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AM2: AMD Reinvents Itself

Low Dissipation Guaranteed

As usual, AMD has given some thought to power consumption. Dissipation has improved drastically on the midrange processors, but the CPUs in the premium class have gotten worse.

Energy Consumption
ModelNew (AM2)Old (939)
FX-62125 W
FX-60110 W
FX-57104 W
X2 5000+89 W
X2 4800+89 W110 W
X2 4600+89 W110 W
X2 4400+89 W110 W
X2 4200+89 W110 W
X2 4000+89 W
X2 3800+89 W110 W
Athlon 64 3800+62 W89 W
Athlon 64 3500+62 W89 W
Athlon 64 3200+62 W89 W
Athlon 64 3000+62 W89 W
Sempron 3600+62 W
Sempron 3500+62 W
Sempron 3400+62 W
Sempron 3200+62 W
Sempron 3000+62 W
Sempron 2800+62 W

Based on AMD's figures, all single-core Athlon 64 processors feature thermal dissipation levels lowered by 27 W, corresponding to 30% less power consumption. Power to the X2 processors has been reduced by 19%, from 110 to 89 W. Compared to its predecessor, the FX-60, the Athlon 64 FX-62 has added no less than 15 W to now stand at 125 W. This puts the top models from Intel and AMD on an almost level footing.

The CPUs still feature Cool 'n' Quiet technology, enabling the Athlon 64 X2 5000+ to gear down from 89 W to 31 W, while reducing voltage from 1.3 to 1.1 V. On the Athlon 64 FX-62, power is cut back from 125 W to 38 W.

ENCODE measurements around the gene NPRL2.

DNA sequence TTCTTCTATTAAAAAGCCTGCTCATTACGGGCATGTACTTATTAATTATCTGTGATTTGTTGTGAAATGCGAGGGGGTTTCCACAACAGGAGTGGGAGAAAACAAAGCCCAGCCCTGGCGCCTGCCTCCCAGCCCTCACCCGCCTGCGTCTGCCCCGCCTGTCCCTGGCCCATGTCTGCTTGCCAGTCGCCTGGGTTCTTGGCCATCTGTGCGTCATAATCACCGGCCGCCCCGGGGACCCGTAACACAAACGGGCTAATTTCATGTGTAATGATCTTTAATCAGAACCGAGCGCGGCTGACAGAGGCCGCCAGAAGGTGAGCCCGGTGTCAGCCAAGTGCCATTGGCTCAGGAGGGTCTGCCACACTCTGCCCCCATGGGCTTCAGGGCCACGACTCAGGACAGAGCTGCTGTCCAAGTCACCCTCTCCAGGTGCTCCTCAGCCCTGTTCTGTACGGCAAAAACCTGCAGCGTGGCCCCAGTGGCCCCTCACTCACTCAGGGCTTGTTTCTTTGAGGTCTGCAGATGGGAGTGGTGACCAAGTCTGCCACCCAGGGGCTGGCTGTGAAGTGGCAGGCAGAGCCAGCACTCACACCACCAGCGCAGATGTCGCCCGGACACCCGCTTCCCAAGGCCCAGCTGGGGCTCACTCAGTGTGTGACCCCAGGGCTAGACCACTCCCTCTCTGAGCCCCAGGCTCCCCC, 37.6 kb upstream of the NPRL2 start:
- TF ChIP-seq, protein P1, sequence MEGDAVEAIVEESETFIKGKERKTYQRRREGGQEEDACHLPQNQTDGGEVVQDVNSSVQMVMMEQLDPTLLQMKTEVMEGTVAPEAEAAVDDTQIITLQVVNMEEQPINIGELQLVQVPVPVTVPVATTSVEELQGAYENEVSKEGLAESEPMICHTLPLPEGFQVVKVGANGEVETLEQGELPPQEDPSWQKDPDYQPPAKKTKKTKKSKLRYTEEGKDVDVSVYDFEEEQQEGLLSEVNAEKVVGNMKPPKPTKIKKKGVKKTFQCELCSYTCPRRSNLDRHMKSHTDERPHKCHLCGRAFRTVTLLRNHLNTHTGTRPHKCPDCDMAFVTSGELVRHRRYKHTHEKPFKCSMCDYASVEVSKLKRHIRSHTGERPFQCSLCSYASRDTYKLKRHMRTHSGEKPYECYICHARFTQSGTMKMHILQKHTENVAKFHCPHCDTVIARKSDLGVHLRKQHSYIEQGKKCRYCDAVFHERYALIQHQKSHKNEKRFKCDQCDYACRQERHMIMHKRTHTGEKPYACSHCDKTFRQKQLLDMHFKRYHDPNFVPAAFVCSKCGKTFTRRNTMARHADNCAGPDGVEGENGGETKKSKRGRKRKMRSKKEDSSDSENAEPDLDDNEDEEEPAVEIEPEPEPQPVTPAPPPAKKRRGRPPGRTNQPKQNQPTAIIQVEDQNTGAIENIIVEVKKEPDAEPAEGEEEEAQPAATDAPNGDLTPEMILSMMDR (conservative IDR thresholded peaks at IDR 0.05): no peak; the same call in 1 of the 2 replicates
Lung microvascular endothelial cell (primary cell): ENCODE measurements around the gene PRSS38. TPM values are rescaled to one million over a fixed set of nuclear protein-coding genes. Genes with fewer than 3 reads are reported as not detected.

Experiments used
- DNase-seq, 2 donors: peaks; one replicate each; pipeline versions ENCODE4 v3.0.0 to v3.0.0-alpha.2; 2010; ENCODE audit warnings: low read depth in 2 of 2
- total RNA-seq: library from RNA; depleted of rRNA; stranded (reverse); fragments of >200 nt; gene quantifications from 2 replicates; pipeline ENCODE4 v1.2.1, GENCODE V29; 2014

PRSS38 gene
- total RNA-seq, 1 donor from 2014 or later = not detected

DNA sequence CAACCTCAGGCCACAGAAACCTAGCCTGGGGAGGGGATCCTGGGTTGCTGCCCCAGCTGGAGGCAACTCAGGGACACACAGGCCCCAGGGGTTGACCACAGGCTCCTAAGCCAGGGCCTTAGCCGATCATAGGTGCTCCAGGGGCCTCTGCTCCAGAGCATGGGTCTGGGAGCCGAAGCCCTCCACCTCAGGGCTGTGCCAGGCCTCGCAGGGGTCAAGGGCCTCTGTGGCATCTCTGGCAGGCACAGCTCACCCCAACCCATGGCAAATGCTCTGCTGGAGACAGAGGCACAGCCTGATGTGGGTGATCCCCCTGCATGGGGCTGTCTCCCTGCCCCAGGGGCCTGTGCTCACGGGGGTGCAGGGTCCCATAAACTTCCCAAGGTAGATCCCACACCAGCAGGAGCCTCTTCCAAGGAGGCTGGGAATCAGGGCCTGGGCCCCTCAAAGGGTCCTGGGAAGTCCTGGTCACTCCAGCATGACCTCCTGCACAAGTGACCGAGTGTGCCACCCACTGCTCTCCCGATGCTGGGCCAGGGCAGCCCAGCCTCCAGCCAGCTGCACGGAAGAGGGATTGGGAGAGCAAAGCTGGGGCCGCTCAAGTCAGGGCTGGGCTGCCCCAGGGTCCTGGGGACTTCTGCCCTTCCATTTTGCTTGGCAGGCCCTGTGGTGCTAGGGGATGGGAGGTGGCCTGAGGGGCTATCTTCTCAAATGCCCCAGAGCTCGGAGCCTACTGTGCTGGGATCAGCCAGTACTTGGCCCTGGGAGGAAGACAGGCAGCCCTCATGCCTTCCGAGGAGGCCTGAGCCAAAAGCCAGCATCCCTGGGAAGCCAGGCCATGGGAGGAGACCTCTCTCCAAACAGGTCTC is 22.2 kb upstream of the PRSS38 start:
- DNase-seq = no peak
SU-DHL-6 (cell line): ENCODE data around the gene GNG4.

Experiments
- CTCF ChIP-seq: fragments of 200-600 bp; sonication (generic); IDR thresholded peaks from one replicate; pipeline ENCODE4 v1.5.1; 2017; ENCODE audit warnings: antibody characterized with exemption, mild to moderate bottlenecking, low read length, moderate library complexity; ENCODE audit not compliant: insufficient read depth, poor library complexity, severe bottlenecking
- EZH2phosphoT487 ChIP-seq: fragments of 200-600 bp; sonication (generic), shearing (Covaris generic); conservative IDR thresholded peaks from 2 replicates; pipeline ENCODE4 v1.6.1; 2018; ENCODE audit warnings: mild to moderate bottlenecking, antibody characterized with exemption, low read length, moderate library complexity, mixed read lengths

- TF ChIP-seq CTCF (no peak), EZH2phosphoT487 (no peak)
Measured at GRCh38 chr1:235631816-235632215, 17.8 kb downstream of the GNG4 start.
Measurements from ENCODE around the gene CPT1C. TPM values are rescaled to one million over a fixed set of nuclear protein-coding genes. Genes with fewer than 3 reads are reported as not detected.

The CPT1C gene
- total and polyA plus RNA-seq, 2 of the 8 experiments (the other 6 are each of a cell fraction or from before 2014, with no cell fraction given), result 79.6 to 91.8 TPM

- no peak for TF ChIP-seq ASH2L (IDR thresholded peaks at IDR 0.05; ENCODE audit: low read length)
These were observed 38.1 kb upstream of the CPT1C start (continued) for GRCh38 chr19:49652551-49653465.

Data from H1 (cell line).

Dissipation is measured for the complete system. It consists of the following components: mainboard with CPU and RAM, graphics card (7800 GTX), two hard drives, DVD-ROM, and power supply unit (PC Power & Cooling Turbocool 510 SSI).

CPU dissipation is measured without Cool 'n' Quiet or Speedstep, as these settings are not possible with all test samples.

In dual-core processors both cores are affected at maximum load.

When it comes to dissipation, AMD is still well ahead. Compared to the old platform, power has been cut back on most CPUs.